Shop Notes

More Republicans think negatively about higher ed

Posted: July 12, 2017 | Tags: education

Earlier this year, protesters at the University of California, Berkeley transformed the school’s lively campus hub, Sproul Plaza, into a battleground — seriously, some actually called the fallout the “Battle of Berkeley.”

This fight had national consequences and, for a time, made UC Berkeley the front lines of something Washington Post columnist Daniel Drezner dubbed “The War on College:” an increasingly hostile opinion of higher education. Even President Trump, then newly-inaugurated, weighed in.

“The Battle of Berkeley” and subsequent campus strife at Middlebury College and Evergreen State College were harbingers of what Drezner called the “widening partisan split in attitudes about universities.” Earlier this week, Pew Research Center published a report that illustrates this divide in stark terms: For the first time since Pew began tracking it, a majority of Republicans and Republican-leaning independents (58 percent) now say these institutions “have a negative effect on the country.” That’s compared to 72 percent of Democrats and Democratic leaners who say colleges and universities have a positive impact.

The Pew study noted that, for the public at-large, a majority of people (55 percent) still think positively of higher education, yet the sharp increase in negativity on the right is still startling. 

“The survey finds that Republicans’ attitudes about the effect of colleges and universities have changed dramatically over a relatively short period of time,” the report stated. 

Conservative commentators have long identified reasons why Republicans are souring on higher education. Writing shortly after the 2016 election, Washington Post columnist George Will pointed to academia’s elitism as a force that may have galvanized Trump voters. Will underlines his point in his last two, withering sentences: 

Institutions of supposedly higher education are awash with hysteria, authoritarianism, obscurantism, philistinism and charlatanry. Which must have something to do with the tone and substance of the presidential election, which took the nation’s temperature.

After the Pew report was released, Jason Willick echoed Will’s sentiments in the conservative magazine, The American Interest.

“The reason for the collapse is clear,” Willick wrote. “Over the past few years, left-wing activism on college campuses has reached a level of intensity not seen since at least the “canon wars” of the late 1980s and early 1990s, and possibly not since the countercultural movements of the 1960s.”

These negative feelings, according to Pew, hold true across demographic and ideological groups in the Republican Party. From 2015 to 2017, the number of Republicans and Republican leaners with positive views of colleges and universities declined, regardless of age, level of education and degree of conservatism. Republicans aged 50 and younger saw the largest decline in positivity, at 21 points — even though the youngest Republicans polled, those 18 to 29 years old, have generally more positive views of higher education than their peers.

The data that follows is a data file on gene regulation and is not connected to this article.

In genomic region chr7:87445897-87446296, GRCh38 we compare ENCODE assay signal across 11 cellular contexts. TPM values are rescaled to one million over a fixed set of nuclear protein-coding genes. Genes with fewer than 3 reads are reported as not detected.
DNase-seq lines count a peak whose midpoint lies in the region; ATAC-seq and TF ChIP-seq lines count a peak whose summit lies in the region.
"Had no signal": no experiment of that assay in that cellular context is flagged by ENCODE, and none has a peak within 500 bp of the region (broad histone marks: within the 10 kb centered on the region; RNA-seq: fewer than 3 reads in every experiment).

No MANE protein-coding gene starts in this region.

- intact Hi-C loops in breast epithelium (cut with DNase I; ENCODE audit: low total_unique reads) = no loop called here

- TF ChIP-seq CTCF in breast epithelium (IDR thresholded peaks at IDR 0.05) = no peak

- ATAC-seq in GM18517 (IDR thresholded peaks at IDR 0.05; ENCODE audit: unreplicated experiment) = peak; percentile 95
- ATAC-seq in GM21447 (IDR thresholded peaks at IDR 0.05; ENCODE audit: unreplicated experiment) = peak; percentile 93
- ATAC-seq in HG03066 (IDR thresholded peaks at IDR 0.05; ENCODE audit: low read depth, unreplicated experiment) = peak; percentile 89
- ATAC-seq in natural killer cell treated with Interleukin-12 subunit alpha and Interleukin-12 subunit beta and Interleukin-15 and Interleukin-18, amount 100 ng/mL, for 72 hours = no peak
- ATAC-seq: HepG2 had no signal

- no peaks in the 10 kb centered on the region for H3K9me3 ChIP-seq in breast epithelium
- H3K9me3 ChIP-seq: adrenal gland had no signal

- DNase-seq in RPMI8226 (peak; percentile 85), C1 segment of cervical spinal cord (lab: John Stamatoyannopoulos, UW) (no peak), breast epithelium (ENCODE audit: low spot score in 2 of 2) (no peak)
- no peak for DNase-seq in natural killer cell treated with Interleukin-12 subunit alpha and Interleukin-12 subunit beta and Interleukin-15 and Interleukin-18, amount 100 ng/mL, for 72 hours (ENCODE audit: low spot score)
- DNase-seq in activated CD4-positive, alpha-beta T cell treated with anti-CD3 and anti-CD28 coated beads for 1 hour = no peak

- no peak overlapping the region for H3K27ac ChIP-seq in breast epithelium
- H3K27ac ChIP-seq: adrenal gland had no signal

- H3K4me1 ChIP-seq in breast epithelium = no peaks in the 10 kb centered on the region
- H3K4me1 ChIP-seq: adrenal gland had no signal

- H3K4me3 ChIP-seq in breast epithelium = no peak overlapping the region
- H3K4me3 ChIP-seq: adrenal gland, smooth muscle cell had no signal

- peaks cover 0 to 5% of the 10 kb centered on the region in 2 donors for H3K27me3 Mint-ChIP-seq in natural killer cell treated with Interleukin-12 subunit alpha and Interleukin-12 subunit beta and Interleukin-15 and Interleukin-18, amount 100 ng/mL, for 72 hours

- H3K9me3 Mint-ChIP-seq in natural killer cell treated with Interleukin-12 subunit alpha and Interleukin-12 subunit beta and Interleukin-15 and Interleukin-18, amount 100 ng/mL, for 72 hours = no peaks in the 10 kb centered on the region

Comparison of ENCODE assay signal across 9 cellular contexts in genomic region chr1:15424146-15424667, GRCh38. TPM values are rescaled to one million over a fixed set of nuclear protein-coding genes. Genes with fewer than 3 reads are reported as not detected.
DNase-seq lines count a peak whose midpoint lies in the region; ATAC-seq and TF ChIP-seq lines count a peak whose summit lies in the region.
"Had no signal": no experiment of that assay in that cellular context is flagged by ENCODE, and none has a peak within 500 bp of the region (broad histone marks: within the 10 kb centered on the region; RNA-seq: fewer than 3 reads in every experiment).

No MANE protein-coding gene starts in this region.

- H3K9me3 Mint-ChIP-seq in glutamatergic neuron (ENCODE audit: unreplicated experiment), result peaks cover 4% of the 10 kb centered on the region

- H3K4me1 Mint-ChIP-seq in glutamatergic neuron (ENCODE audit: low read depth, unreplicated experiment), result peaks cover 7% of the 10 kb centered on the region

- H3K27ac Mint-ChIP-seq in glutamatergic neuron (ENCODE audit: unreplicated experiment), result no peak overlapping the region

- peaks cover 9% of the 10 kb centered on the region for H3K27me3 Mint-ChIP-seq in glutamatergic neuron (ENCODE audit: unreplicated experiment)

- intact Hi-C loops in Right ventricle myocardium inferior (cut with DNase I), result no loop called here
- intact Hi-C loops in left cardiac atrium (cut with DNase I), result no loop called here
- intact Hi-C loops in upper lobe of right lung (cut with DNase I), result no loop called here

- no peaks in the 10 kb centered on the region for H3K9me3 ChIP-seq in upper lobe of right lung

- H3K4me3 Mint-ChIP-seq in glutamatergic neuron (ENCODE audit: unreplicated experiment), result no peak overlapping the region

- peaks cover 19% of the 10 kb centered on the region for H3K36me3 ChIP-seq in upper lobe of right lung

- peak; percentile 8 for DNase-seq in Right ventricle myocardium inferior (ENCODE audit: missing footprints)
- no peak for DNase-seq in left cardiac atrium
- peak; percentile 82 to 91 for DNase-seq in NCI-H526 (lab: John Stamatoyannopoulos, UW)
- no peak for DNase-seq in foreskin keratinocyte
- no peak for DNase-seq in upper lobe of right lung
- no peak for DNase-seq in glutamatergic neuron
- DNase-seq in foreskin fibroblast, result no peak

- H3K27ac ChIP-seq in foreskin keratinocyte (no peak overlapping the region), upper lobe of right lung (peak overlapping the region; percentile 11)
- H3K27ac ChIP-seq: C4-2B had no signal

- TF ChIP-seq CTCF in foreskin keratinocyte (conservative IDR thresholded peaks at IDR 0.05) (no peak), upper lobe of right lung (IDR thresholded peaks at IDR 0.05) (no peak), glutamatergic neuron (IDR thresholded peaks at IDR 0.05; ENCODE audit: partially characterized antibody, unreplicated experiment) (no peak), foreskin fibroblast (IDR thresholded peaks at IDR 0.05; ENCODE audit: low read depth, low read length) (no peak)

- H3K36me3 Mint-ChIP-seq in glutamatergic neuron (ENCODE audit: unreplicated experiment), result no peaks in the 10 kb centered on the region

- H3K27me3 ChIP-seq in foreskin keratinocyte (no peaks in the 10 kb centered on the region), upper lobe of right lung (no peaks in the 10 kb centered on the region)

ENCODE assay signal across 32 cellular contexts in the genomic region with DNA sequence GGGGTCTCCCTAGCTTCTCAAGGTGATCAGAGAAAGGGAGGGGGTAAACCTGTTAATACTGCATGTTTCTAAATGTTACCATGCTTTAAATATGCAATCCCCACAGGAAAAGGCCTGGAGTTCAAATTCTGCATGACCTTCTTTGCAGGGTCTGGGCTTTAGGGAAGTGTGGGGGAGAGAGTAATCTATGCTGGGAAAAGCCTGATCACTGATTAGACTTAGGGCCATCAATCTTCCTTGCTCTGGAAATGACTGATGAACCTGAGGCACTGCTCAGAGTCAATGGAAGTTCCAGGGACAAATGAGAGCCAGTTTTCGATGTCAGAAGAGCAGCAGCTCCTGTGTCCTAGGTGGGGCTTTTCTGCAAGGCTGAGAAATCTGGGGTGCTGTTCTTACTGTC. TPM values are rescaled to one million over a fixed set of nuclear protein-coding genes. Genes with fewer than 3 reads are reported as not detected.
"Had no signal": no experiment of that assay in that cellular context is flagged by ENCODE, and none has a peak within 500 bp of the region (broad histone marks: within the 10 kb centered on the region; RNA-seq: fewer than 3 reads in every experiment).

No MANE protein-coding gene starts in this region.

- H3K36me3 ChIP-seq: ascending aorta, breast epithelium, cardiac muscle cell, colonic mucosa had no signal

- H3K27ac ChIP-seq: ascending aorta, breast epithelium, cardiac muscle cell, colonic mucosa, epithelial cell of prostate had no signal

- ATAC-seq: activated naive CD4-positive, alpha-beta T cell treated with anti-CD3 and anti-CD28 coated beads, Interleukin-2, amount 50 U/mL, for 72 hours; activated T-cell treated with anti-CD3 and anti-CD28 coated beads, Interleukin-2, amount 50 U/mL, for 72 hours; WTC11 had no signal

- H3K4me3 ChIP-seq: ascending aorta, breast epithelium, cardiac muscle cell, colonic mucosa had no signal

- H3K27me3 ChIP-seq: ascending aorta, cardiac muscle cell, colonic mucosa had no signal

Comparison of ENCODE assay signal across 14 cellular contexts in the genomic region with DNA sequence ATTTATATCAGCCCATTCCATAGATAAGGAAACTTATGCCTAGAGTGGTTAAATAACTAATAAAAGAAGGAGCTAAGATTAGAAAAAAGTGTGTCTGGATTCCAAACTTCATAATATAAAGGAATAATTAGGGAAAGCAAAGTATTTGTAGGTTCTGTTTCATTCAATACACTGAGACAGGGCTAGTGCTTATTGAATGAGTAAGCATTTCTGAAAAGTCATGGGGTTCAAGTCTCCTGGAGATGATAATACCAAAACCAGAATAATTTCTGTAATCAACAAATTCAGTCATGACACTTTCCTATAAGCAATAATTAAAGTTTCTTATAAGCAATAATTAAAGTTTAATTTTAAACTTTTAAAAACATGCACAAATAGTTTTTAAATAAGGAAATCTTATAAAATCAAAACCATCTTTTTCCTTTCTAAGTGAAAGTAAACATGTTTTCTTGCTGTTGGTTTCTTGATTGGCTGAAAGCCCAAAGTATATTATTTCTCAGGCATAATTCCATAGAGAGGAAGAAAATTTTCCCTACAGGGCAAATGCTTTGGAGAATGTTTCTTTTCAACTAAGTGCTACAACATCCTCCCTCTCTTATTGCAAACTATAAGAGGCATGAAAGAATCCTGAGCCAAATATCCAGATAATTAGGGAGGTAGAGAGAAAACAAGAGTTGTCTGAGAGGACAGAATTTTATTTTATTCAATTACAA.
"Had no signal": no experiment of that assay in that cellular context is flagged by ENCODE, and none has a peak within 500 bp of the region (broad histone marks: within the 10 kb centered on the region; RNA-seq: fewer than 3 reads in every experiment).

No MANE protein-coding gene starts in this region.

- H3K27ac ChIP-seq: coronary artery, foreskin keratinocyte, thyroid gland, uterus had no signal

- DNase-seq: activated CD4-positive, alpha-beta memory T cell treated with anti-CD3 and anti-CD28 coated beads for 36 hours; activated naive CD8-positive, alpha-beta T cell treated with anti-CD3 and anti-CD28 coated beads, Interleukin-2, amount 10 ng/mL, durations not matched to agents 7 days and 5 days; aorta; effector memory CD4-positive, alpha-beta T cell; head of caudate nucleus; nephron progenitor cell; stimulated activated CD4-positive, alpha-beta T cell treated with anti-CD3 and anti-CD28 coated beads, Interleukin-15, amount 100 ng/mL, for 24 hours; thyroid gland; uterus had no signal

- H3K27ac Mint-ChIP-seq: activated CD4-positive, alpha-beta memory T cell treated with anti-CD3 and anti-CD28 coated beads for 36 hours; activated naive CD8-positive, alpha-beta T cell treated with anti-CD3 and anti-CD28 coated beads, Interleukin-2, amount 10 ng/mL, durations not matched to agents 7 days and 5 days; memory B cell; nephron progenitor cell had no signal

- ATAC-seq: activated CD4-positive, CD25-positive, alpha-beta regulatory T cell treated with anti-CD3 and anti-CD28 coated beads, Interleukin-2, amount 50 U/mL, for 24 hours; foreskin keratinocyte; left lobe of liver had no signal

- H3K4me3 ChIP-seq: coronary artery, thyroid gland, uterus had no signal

In an email to Inside Higher Ed, Alison Kadlec, a vice president for the nonpartisan advocacy group Public Agenda, said this report and these numbers raised several questions. Perhaps this perceived “liberal bias” is the reason for the decline, she said, but there could also be other explanations: 

“Are these attitudes more an expression of backlash against rising cost of college and student debt load, and the accompanying belief that colleges are businesses that care more about their bottom line than students (as we’ve found in our research),” she wrote. “Or is this about the rise of an emboldened anti-intellectualism in the wake of the last presidential election?”

Whatever the cause, colleges and universities now share in a dubious distinction: as some of the most divisive national institutions. The only other institution that, according to Pew, divides Americans more? The national news media. 

In the last year, the partisan gap in approval of the media has also widened. But, here, it’s the left that accounts for the change, as 44 percent of Democrats and Democratic leaners now think the national news media has a positive effect on the way things are going in the country. This is an 11-point increase over last year’s 33 percent of Democrats. The increase in positivity is particularly profound among those on the left who are more than 50 years old. 

As the Pew report pointed out, these numbers simply add more weight to what Americans have all felt in recent years: The left and the right are moving further apart. 

“Republicans and Democrats offer starkly different assessments of the impact of several of the nation’s leading institutions,” the report noted. ”And in some cases, the gap in these views is significantly wider today than it was just a year ago.”




Recent Posts

Explore The Workshop's 2017 holiday gift guide

This year's holiday gift-giving guide will impress those journalists in your life who love swag (and irony).

Science march film will turn on scientists turned political candidates, leaders

A new documentary will tell stories about scientists who want to counter the Trump administration’s “war on science." Director Larry Kirkman, who teaches at the AU School of Communication, shares his vision for the film, along with his "work-in-progress" video featuring footage from the March for Science on April 22.

A shortlist of fall media

The autumn news cycle boiled over like some Northwestern river amid a peak salmon run. Here are exceptional examples of storytelling I’ve spent time with in the last few weeks. They pinball and rebound between the most salient topics in media of the moment: extreme wealth, the White House and race.


 Subscribe to the RSS Feed

Archives

Twitter

Follow the workshop at IRWorkshop